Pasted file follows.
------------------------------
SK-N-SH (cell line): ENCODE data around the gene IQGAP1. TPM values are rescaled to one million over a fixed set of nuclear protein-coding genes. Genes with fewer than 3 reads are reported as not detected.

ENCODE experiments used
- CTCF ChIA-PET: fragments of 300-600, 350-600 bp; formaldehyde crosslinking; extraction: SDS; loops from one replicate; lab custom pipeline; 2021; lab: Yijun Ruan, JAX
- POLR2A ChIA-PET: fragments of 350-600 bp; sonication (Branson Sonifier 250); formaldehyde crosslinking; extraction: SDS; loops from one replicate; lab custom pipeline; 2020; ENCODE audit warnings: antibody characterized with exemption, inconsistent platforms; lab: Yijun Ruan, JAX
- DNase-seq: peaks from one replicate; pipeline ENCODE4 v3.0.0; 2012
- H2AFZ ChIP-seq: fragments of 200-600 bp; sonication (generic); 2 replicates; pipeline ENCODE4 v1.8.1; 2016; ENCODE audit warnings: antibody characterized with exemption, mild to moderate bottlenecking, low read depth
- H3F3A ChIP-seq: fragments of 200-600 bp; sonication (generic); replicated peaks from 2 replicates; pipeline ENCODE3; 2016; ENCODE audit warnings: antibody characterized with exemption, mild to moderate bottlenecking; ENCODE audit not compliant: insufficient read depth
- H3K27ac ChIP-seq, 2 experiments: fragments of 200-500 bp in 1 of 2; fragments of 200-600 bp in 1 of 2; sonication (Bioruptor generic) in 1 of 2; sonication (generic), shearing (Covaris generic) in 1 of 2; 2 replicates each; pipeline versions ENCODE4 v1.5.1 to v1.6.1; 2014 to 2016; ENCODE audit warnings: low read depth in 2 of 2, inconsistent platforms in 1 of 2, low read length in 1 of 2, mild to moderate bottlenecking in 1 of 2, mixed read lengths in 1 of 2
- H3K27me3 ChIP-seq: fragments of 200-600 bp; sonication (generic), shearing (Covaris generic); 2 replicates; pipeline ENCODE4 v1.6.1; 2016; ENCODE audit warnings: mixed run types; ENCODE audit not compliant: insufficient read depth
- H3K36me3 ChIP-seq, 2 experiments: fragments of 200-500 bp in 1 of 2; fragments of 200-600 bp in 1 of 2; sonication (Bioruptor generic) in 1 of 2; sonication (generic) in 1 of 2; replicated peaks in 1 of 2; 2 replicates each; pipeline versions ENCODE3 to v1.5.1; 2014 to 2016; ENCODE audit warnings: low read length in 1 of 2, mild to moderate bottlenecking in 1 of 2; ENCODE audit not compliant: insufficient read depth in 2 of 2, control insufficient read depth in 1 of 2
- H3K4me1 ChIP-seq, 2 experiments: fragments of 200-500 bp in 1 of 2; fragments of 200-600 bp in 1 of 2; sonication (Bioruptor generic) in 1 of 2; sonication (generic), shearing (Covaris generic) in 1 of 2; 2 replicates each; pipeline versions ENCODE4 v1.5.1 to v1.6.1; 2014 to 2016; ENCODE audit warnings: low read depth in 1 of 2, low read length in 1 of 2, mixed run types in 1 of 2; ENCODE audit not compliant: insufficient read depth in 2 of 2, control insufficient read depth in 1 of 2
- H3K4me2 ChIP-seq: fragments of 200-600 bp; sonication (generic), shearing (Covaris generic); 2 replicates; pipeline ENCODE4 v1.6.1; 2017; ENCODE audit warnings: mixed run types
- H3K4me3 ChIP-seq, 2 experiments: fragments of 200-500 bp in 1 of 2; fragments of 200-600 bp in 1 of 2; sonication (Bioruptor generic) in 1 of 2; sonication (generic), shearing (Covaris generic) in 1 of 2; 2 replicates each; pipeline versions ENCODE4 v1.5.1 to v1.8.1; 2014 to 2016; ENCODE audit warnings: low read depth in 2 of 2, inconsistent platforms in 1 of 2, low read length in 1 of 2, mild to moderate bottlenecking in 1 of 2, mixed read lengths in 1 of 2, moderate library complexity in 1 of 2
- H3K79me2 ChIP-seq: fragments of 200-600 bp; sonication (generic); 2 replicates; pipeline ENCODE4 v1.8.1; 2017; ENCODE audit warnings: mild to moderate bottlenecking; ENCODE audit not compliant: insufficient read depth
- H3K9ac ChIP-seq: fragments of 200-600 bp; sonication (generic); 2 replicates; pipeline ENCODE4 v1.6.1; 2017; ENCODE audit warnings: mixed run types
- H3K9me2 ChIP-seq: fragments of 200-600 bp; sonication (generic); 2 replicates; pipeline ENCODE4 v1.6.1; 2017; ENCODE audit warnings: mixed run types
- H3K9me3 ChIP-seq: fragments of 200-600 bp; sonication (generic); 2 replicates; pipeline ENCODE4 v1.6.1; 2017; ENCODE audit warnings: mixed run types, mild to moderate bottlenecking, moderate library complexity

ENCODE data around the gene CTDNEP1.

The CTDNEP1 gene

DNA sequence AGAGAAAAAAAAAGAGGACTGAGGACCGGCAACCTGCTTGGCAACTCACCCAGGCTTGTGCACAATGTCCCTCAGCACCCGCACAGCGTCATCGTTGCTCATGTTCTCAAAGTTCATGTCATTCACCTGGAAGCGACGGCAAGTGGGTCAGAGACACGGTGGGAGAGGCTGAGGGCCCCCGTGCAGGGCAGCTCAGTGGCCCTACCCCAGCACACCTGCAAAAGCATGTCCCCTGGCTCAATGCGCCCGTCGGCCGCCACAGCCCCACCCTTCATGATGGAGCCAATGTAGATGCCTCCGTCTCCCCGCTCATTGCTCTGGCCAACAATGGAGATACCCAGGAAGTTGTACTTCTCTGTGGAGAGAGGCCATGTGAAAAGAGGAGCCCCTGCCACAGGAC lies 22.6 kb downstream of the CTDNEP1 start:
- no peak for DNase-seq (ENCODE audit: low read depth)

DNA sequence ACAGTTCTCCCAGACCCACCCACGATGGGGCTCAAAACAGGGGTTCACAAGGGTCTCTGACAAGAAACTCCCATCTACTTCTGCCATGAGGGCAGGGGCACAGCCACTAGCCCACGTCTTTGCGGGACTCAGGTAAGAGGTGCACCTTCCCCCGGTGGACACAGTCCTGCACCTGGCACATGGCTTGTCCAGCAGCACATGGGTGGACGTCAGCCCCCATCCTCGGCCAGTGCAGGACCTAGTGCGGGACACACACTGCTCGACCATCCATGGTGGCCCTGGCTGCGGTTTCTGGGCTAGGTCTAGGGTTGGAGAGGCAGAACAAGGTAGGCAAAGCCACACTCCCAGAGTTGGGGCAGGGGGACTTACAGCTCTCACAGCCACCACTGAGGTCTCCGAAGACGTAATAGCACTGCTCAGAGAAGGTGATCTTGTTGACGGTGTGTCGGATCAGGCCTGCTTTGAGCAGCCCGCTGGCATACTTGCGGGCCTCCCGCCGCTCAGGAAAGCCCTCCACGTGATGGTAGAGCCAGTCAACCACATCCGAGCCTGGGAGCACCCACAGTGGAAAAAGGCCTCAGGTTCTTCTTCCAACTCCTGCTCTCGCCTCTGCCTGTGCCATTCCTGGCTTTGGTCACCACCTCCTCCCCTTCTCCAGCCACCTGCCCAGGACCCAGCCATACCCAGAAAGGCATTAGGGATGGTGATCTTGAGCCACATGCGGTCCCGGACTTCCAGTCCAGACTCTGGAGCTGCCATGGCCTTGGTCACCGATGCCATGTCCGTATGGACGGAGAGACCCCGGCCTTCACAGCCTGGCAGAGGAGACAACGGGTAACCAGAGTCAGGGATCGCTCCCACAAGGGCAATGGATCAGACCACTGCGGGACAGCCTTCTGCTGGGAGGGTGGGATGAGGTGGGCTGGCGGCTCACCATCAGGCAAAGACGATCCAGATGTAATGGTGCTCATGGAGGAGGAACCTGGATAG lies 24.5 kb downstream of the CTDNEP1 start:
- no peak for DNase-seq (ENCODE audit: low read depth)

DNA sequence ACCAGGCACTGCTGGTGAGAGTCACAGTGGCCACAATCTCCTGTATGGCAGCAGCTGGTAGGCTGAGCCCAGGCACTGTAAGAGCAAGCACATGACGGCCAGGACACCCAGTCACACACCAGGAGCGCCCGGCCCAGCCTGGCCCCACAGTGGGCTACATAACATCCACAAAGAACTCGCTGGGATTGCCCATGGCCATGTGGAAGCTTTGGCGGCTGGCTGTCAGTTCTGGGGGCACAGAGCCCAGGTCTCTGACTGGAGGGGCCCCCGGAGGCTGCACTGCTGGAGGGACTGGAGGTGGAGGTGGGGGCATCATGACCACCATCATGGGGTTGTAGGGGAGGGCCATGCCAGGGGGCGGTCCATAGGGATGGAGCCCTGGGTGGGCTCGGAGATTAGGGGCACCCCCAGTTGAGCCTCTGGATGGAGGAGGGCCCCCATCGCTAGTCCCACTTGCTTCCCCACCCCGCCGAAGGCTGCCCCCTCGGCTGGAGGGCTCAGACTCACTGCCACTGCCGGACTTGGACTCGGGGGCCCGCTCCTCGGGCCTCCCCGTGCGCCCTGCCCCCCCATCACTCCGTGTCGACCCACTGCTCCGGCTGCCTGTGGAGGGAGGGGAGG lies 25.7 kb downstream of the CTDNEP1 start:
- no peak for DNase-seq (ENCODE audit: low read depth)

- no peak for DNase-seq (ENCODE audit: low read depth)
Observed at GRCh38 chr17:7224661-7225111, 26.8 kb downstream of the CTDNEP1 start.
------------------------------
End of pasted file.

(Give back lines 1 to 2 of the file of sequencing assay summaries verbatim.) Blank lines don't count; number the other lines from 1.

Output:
SK-N-SH (cell line): ENCODE data around the gene IQGAP1. TPM values are rescaled to one million over a fixed set of nuclear protein-coding genes. Genes with fewer than 3 reads are reported as not detected.

ENCODE experiments used